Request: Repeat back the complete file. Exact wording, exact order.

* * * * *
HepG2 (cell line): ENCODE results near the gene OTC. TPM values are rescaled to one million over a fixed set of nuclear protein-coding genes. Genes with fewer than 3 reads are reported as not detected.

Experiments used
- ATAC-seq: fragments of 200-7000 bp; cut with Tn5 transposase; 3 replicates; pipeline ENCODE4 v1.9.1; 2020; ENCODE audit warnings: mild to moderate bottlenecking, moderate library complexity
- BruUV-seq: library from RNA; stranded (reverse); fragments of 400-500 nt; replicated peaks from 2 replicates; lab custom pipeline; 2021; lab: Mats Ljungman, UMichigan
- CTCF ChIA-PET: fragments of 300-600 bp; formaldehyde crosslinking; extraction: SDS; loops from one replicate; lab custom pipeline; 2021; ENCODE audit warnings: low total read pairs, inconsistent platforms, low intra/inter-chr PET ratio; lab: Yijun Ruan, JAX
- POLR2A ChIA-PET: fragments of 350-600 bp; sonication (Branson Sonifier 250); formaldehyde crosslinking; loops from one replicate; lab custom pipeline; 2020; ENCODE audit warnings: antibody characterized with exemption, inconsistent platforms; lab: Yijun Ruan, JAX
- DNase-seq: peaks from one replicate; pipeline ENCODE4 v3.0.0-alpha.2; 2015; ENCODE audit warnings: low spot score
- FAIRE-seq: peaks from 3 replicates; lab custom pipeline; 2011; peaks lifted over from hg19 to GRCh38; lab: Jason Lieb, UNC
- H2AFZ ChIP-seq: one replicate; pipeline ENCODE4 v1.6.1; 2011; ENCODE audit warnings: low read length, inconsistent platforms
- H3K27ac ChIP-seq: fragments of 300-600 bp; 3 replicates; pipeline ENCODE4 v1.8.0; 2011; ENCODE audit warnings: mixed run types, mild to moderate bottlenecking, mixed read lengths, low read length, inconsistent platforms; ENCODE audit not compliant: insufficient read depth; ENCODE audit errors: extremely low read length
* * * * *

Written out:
HepG2 (cell line): ENCODE results near the gene OTC. TPM values are rescaled to one million over a fixed set of nuclear protein-coding genes. Genes with fewer than 3 reads are reported as not detected.

Experiments used
- ATAC-seq: fragments of 200-7000 bp; cut with Tn5 transposase; 3 replicates; pipeline ENCODE4 v1.9.1; 2020; ENCODE audit warnings: mild to moderate bottlenecking, moderate library complexity
- BruUV-seq: library from RNA; stranded (reverse); fragments of 400-500 nt; replicated peaks from 2 replicates; lab custom pipeline; 2021; lab: Mats Ljungman, UMichigan
- CTCF ChIA-PET: fragments of 300-600 bp; formaldehyde crosslinking; extraction: SDS; loops from one replicate; lab custom pipeline; 2021; ENCODE audit warnings: low total read pairs, inconsistent platforms, low intra/inter-chr PET ratio; lab: Yijun Ruan, JAX
- POLR2A ChIA-PET: fragments of 350-600 bp; sonication (Branson Sonifier 250); formaldehyde crosslinking; loops from one replicate; lab custom pipeline; 2020; ENCODE audit warnings: antibody characterized with exemption, inconsistent platforms; lab: Yijun Ruan, JAX
- DNase-seq: peaks from one replicate; pipeline ENCODE4 v3.0.0-alpha.2; 2015; ENCODE audit warnings: low spot score
- FAIRE-seq: peaks from 3 replicates; lab custom pipeline; 2011; peaks lifted over from hg19 to GRCh38; lab: Jason Lieb, UNC
- H2AFZ ChIP-seq: one replicate; pipeline ENCODE4 v1.6.1; 2011; ENCODE audit warnings: low read length, inconsistent platforms
- H3K27ac ChIP-seq: fragments of 300-600 bp; 3 replicates; pipeline ENCODE4 v1.8.0; 2011; ENCODE audit warnings: mixed run types, mild to moderate bottlenecking, mixed read lengths, low read length, inconsistent platforms; ENCODE audit not compliant: insufficient read depth; ENCODE audit errors: extremely low read length